Vince Lombardi used to tell his teams that they would strive for perfection while knowing full well they’d never reach it. However, he knew that somewhere along the way in the pursuit of perfection they would end up being pretty good. By defeating (we can say the M word again) Michigan on Saturday, the Buckeyes achieved perfection. Along the way they faced adversity and doubters but still wound up being pretty good!
The Reckoning: Mission Accomplished
The 109th rendition of The Game was more than an opportunity to finish a season unbeaten (only the 6th in school history) it was a chance to right a wrong. Heading into Saturday, the sting from last years game in Ann Arbor was still there. When Denard Robinson broke tackles for a 67 yard touchdown run in the second quarter all the emotions from 2011 came roaring back. It all finally subsided after seeing Carlos Hyde look to the Ohio State sideline and give Urban Meyer and his staff the “feed me” hand motion of spooning food into his mouth with around three minutes to play indicating he was more than prepared to finish off the game and that there wasn’t a thing the Wolverine defense could do to stop him.
Last week I introduced the idea of The Reckoning and wanting payback for the showboat antics, not to mention the loss in general, of the Wolverines in 2011. When Hyde motioned to Meyer and the Blue’s spirit and will had been broken, that indication and only then finally had The Reckoning been achieved. I didn’t want to see the Buckeyes win; I wanted to see Michigan broken and demoralized. It wasn’t until I read the stat sheet that I realized just how broken and demoralized Michigan actually was.
Silver Bullets to the rescue
Much maligned throughout the season, and rightfully so, the Buckeye defense stepped up huge and shut down the Wolverine offense almost completely in the second half. Luke Fickell and Everett Withers made adjustments at halftime that anticipated every move Michigan would make in the second half. They set up the Silver Bullet’s in a position to pin their ears back and fly around. The results were several big plays including sacks, fumbles and the eventual game clinching interception by CJ Barnett.
Early on in the game it’s easy to assume Fickell wasn’t sure exactly the extent of Robinson’s injury. Were they using him exclusively to run or did he have the treat to pass despite the injury to his right hand/wrist? Around the middle of the second quarter the discussions regarding Robinson abilities on this particular afternoon had to be compelling to listen in on. Ultimately the decision was made that in their opinions he wasn’t going to throw it and that they’d live with the consequences if he did. The gamble paid off, they were right, Robinson made zero passing attempts and his runs were completely shut down.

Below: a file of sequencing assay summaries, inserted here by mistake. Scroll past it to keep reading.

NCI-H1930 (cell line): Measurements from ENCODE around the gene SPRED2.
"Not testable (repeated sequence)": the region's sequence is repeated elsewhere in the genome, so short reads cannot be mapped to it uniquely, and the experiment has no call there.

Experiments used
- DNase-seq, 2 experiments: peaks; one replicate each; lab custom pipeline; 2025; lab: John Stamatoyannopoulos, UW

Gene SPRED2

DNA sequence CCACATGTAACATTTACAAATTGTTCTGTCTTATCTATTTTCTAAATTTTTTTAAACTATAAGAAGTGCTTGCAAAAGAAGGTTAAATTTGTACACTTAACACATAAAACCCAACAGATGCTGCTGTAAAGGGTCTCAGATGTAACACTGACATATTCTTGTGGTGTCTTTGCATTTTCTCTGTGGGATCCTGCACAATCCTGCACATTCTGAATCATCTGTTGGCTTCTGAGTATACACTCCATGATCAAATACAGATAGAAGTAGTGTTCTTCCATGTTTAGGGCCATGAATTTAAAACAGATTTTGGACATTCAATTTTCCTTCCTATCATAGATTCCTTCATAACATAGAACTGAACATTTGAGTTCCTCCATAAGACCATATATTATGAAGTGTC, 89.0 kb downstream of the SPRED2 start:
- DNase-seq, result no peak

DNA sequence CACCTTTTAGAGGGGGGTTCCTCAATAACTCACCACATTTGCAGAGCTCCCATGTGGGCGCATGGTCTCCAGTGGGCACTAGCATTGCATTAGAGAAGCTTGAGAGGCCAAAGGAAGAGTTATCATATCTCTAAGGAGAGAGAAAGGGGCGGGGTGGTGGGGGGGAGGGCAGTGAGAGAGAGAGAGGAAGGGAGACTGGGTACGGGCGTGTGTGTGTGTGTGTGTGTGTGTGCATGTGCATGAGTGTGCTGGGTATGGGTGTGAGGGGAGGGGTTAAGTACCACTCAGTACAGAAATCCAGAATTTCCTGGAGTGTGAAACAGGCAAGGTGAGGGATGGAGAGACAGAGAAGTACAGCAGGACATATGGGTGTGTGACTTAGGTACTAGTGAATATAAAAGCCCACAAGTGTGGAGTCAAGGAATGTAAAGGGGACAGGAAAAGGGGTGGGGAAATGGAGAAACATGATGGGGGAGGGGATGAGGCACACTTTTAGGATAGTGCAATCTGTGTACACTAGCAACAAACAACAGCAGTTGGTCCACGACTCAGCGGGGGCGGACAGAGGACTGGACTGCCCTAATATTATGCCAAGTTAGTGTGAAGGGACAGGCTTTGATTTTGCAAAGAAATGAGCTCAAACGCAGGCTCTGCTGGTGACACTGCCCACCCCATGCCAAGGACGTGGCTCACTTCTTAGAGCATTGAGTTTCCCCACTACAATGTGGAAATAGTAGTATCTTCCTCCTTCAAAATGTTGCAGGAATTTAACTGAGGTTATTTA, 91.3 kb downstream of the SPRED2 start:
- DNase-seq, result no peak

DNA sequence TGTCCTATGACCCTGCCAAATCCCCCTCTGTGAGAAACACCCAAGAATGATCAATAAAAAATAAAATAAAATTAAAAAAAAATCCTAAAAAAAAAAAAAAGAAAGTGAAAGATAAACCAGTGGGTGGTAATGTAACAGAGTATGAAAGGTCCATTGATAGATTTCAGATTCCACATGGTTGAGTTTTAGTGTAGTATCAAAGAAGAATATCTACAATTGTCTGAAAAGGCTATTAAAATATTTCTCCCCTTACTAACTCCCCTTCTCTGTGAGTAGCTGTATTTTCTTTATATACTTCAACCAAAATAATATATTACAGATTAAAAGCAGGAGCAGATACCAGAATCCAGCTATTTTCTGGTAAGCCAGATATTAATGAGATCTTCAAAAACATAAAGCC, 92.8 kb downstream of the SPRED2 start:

If you asked me before the game, I’d have almost guaranteed you that my vision of The Reckoning would have been realized by the Buckeye offense with an absolute onslaught of points and Braxton Miller dancing all over the Blue defense. I’m glad I would have been wrong as seeing the Silver Bullets intimidate and overpower the Wolverine offense was special and, in a way, much more satisfying.
Incorrect media perception
I’ve heard some radio and television analysts and talk show hosts discuss the Michigan offense and question Brady Hoke’s play calling and strategy.
For example: Sports Time Ohio’s Bruce Drennen on his “All Bets Are Off” program on Monday suggested that Hoke was to blame since UM had been running “up and down the down the field” and gashing the Buckeye defense in the first half. The reality is this: Michigan finished with 108 rushing yards on the day. Robinson broke a 67 yard run that should have been stopped after 10 yards if not for 2 Buckeyes colliding into each other and forcing them to miss the tackle. His second longest run of the day (for 30 yards) came on Michigan’s first offensive play from scrimmage and should have been a tackle for loss. Even after breaking Michael Bennett’s TFL attempt, Robinson still should have been stopped after only a two yard gain if not for CJ Barnett whiffing on a tackle.
Think about that for a moment: I realize Devin Gardner was responsible for negative yardage from sacks that took away from their overall run total, but Denard Robinson had 97 of their 108 net yards on 2 plays. Two plays that as we already discussed should have gone for a loss or no gain.
Now who exactly was running up and down the field on who?
In the air, Michigan didn’t have much more success. Gardner finished with 171 yards passing but 75 of it came on one pass to Roy Roundtree for Michigan’s first points of the game.
I don’t want to pick on Bruce because I love his show and watch it whenever I can, so I don’t mean to single him out. I just don’t understand why people in the media (outside of Columbus) can’t give the Buckeyes the credit they deserve. If you want to have the SEC argument, that’s fine. But denying the fact that this team trampled UM and should have won by two touchdowns or more is not fair to what they accomplished.
Look at some of the statistics: The Buckeyes held a 36:50 to 23:10 time of possession advantage and ran 70 plays to UM’s 47. First downs were in the Buckeyes favor 22-13 with a total yardage advantage of 396 for Ohio State to 279 for TTUN. Let’s also not forget the Buckeyes kicked four field goals… they’d only kicked six all year! Throw in the fact that UM didn’t cross midfield in the second half and it adds up to what should have been a huge blowout for the Buckeyes.
I just don’t understand what people want sometimes.
’02 celebration and JT’s return